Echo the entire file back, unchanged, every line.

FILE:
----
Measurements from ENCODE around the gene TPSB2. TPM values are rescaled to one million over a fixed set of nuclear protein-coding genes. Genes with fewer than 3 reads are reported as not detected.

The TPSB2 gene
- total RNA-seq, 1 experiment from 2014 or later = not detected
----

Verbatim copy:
Measurements from ENCODE around the gene TPSB2. TPM values are rescaled to one million over a fixed set of nuclear protein-coding genes. Genes with fewer than 3 reads are reported as not detected.

The TPSB2 gene
- total RNA-seq, 1 experiment from 2014 or later = not detected